The analyst company Gartner has revealed that semiconductor revenue growth is now going to decline by 3.6% in 2023 due to the “rapid deterioration” of the global economy and weakening consumer demand. Initially, the company expected that semiconductor revenue would grow from $618 billion in 2022 to $623 billion in 2023, but this latter figure has now been downgraded to $596 billion, just a billion more than the $595 billion in revenue that was seen in 2021.
So far, revenue from consumer spending has been hit due to a decline in disposable income, but enterprise spending is still pretty resilient. Gartner said consumers are being hit by inflation and higher interest rates and that they are prioritizing their spending on things like travel, leisure, and entertainment rather than tech purchases. Enterprise spending is resilient so far, but there are concerns over an expected recession as well as geopolitical worries.
“The short-term outlook for semiconductor revenue has worsened. Rapid deterioration in the global economy and weakening consumer demand will negatively impact the semiconductor market in 2023,” said Richard Gordon, Practice Vice President at Gartner. “The relative strength in the enterprise-driven markets comes from strategic investments by corporations that are looking to strengthen their infrastructure to continue supporting their work from home workforce, business expansion plans and ongoing digitalization strategies.”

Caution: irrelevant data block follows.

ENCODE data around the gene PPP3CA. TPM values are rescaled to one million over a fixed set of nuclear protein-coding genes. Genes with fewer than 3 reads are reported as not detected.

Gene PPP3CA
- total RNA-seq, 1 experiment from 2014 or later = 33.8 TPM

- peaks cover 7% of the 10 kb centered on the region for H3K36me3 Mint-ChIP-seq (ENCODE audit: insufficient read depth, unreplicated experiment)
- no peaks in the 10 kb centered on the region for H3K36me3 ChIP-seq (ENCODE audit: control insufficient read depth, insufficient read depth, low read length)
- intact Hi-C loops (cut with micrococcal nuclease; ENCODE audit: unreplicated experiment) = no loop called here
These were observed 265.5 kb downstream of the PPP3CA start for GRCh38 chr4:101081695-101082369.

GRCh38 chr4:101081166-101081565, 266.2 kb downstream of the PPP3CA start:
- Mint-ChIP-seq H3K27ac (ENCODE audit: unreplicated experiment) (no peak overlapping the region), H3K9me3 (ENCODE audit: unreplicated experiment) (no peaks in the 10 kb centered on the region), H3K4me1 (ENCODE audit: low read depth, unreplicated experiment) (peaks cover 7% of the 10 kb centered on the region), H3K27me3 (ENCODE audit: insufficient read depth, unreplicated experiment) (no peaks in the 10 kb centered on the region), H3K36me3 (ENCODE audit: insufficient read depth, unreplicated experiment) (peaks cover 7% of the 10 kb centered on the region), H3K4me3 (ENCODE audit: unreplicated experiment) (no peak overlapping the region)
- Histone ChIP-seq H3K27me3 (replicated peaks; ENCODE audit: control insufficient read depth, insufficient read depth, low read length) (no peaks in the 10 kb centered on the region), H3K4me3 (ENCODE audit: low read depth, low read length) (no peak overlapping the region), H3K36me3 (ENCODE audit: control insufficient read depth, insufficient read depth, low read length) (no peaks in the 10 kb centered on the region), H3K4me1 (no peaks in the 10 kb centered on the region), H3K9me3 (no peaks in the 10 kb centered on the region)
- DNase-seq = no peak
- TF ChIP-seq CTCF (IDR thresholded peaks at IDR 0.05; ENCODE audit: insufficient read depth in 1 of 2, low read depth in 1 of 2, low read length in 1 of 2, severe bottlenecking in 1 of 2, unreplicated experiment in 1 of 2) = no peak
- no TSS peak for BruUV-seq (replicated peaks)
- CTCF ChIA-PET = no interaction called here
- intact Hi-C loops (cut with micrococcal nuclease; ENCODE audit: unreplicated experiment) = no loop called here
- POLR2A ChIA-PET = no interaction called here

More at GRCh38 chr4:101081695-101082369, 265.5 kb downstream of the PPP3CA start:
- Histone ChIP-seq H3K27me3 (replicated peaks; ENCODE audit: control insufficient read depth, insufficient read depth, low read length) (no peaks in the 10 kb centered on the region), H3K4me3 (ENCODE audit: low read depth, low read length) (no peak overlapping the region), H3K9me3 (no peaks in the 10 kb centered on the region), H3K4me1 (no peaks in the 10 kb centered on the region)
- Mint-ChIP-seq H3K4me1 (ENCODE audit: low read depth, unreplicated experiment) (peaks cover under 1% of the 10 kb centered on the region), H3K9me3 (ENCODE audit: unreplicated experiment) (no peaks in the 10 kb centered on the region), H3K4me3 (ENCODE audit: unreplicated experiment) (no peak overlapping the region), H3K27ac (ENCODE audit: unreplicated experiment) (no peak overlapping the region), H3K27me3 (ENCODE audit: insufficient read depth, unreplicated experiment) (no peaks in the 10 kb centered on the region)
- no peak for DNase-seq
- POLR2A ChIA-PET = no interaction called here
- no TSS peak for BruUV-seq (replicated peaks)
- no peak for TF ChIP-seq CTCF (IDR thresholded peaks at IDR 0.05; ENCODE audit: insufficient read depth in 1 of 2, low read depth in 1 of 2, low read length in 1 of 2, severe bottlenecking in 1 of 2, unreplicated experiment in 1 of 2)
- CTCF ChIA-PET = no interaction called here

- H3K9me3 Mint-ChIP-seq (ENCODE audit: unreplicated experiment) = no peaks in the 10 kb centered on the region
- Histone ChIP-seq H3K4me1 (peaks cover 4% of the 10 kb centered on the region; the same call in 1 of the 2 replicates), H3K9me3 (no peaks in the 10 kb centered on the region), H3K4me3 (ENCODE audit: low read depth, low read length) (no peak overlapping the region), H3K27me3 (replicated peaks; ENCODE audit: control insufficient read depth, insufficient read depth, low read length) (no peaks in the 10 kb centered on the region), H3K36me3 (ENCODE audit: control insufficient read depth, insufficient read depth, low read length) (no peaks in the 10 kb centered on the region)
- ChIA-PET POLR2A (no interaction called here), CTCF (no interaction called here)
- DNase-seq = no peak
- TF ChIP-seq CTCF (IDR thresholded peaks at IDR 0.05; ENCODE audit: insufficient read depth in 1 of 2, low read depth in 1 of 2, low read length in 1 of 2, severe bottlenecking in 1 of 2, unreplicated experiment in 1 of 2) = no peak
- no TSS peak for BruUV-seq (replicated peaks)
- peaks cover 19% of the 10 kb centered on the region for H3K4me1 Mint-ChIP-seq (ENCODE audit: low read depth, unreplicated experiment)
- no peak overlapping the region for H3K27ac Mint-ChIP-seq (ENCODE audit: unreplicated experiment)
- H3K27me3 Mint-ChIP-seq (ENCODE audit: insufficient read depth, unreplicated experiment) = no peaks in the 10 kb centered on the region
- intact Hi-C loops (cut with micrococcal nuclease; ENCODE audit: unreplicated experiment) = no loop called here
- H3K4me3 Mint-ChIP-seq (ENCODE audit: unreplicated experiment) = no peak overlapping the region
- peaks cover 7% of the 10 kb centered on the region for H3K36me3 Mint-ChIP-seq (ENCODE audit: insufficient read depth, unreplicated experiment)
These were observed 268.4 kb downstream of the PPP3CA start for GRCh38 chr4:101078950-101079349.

Interestingly, the demand for memory is declining which means that inventories are getting full, causing customers to demand lower prices. As a result of this, the memory market revenues will be flat in 2022 and decline by 16.2% next year. In the first quarter of the year, there was a NAND fab outage which increased prices but hid the falling demand, leading to excess inventory. This excess is likely to remain into the first half of next year and revenue growth will fall by 13.7% in 2023 following a 4.4% increase this year.
While consumers will be squeezed with their spending for a while, especially with unemployment expected to rise, there’s the potential upside that things like phone and laptops will be a bit cheaper. There’s no guarantee of this, but with companies demanding lower prices, savings could potentially be passed on.
It’s unclear what Gartner thinks will happen to the sector in 2024 because it didn’t provide any data, but how quickly consumer demand recovers will likely be important to revenue growth recovering.
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